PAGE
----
15-year-old shooting victim Kadeidrah Lynn Marsh is a young life gone too soon.

That was the sentiment from friends and family at the girl’s funeral on Monday. The crowd at Sunshine Missionary Baptist Church, 3660 W. Roosevelt, was overflowing with youth as well as adults. Marsh, a West Side native, was shot Sunday March 2, while walking to her grandmother’s house with her sister.

Her casket was surrounded by flowers as the large gathering of family and friends took about an hour to give a final viewing and to say their goodbyes.

Those who spoke at her funeral talked about Marsh’s outgoing personality and loving to make people laugh.

Known as “Dee Dee” to many, Marsh was a sophomore and honor’s student at a charter school on the Orr High School campus. Much of the information surrounding the shooting has come from law enforcement officials and from the media. Marsh, according to news accounts, was shot by 20-year-old Tennille Tyson in a dispute over a boy. Marsh was walking in the 800 block of North Waller with her sister at around 9 p.m. Marsh, of the 3500 block of West Polk, was shot in the chest. Police believe Marsh’s older sister was the intended target.

Kimberly Marsh said she was waiting on her daughters when she heard a gunshot. After coming outside, she saw her other daughter jumping up and down and saw Kadeidrah lying on the ground. According to the mother, the alleged perpetrator, Tyson, had threatened her daughters because of a boyfriend.

Last Wednesday, Tyson surrendered to Chicago Police officers at New Mount Pilgrim Missionary Church, 4301 W. Washington.

Church pastor, the Rev. Marshall Hatch, described to Austin Weekly News what led up to the surrender.

Hatch received a phone call last Wednesday from the pastor of First Baptist Church on Pine and Chicago Avenue. Church members there knew Tyson.

“They were trying their best to help her; of course, she was in distress,” Hatch recalled.

“Rev. Evans (First Baptist’s pastor) was in California so I told him I could help facilitate a surrender. I had the friends call me and they did, and they came to the church – about four young ladies. They were always encouraging her to obey the law and to do the right thing.”

Hatch said he prayed with the girl and her friends, and encouraged Tyson that she was doing the right thing.

“And as bad as circumstances are sometimes, they are not as bad as you think they are,” said Hatch, who later called 15th District Police Cmdr. Al Wysinger.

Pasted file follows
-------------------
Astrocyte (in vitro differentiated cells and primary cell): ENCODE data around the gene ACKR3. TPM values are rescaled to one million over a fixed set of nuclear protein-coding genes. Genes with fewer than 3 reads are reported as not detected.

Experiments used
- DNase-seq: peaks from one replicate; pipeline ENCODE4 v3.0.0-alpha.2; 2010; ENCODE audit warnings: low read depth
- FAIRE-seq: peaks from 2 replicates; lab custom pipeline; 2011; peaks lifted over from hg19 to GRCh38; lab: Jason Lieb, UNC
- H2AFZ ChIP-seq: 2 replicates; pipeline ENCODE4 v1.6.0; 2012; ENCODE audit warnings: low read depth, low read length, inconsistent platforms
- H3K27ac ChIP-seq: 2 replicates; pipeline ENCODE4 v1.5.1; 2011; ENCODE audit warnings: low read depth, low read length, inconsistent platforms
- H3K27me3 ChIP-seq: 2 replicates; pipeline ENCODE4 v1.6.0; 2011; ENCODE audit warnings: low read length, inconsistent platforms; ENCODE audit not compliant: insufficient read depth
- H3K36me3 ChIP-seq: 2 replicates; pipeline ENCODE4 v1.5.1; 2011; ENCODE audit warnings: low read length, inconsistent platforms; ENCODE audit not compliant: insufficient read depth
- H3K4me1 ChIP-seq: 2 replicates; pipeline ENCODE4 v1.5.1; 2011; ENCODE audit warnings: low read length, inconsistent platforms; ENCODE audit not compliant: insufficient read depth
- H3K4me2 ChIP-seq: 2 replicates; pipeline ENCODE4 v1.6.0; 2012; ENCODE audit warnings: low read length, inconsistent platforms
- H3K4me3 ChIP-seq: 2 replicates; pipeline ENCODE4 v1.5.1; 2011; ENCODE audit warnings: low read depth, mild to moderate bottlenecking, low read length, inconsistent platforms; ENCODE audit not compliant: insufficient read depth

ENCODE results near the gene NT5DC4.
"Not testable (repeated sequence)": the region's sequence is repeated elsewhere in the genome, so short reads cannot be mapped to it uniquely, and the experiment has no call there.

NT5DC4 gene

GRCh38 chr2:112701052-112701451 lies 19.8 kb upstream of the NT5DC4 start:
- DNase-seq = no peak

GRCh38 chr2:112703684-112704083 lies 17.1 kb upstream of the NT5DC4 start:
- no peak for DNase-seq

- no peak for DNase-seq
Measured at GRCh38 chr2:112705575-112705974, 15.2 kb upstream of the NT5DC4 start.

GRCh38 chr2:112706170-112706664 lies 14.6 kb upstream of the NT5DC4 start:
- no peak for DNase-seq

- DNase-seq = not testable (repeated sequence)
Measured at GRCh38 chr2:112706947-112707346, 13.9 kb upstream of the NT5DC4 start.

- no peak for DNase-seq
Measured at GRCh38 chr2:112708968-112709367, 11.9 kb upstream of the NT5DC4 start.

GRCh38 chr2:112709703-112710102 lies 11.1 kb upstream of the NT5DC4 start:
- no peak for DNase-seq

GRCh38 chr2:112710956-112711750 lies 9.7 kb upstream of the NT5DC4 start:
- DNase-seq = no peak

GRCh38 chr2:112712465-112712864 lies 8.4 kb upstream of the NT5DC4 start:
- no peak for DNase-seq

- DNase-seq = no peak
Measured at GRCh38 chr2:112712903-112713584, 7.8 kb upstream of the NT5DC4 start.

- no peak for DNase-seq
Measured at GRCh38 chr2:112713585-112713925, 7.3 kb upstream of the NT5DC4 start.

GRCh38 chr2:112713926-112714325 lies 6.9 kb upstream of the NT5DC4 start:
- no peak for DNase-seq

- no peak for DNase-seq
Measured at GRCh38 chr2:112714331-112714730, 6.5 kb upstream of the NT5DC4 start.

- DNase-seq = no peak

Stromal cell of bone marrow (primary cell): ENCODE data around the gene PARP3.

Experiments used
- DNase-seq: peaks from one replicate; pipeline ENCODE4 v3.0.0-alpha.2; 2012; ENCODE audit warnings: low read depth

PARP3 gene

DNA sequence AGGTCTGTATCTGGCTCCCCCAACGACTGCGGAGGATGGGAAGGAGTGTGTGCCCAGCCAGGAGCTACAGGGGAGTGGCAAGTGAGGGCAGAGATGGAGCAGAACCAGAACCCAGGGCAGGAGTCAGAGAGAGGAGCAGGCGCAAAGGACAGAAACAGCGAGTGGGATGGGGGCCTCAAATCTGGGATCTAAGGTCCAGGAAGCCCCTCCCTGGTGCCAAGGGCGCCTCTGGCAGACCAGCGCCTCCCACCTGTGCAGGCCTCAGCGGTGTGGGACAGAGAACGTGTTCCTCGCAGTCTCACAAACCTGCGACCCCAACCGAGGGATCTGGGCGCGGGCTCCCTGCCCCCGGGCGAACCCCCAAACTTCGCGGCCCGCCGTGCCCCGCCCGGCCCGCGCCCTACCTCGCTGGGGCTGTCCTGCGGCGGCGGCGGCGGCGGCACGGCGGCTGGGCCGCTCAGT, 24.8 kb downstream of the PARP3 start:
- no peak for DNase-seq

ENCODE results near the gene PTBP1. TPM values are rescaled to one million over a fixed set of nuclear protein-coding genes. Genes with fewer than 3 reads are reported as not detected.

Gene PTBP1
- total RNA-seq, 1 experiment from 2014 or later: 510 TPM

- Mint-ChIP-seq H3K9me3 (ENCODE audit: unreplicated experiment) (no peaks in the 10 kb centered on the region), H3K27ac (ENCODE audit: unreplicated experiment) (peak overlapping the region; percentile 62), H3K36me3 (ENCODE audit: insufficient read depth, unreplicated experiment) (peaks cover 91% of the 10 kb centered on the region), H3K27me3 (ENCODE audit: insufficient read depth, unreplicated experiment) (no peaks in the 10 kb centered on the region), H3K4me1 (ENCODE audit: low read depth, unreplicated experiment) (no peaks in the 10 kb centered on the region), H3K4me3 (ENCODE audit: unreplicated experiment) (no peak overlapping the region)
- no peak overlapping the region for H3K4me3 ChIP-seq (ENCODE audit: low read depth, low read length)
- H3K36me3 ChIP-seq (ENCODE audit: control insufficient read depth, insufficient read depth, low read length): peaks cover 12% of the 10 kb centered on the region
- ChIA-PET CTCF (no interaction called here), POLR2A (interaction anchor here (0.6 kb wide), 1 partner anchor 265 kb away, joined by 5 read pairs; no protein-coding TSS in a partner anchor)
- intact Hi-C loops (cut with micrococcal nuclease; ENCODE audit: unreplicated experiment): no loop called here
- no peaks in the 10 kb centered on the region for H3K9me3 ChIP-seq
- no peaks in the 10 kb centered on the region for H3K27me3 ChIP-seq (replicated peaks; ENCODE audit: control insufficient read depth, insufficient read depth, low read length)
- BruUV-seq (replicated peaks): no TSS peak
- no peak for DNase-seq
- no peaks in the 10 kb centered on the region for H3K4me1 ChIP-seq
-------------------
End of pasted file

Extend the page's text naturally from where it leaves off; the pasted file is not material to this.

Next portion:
“I knew him, and he sent over some policemen who were very, very sensitive. He’d already briefed them and told them to handle the situation sensitively. We prayed again at the alter.”

Hatch facilitated Tyson’s transfer to police officers while in the church’s sanctuary at about 12:40 p.m. No media was present during the transfer, which Hatch felt was a good decision.

“After understanding some of the facts of the case, in terms of some people who lived on the same block as her grandmother, the sisters and the person of interest, which was Tennille, all knew each other. Knowing how tense the situation was I wanted to get the information out in the community as quickly as I could – that the person of interest, Ms. Tyson, was now in custody. She had turned herself in,” Hatch said. “She was very distraught, meaning that whatever transpired, perhaps, there was a lot of regret about it. The family responded appropriately because even in their grief they had compassion. But my concern was that people on the street knew to ‘cool it’. That the authorities had her in custody and there was no need for any retaliation. The situation was bad enough – just let the legal process take its course.”

Police, Hatch added, knew who they were looking for.

“They absolutely did. From what I understand, the sister, who is older, might have been the intended victim,” he said.

“Apparently, the younger sister had nothing to do with whatever the ongoing conflict was. Because Ms. Tyson is 20 and Kadeidrah’s sister is older, they might have been contemporaries, but not the deceased. Apparently she was very heroic in terms of standing in front of her sister.”

A life cut short

Kadeidrah Marsh was born on July 12, 1992 to Kimberly Marsh and Albert Buckles Jr. She attended McNair Elementary School, graduating at the top of her 2006 class. She went on to attend Applied Arts Science Technology Academy on the Orr High School campus, 730 N. Pulaski. She was very well liked by her classmates and teachers, according to family and friends. She loved her graphic communications class, they said. Marsh wanted to attend a four-year university after graduating, and was interested in becoming a successful business entrepreneur.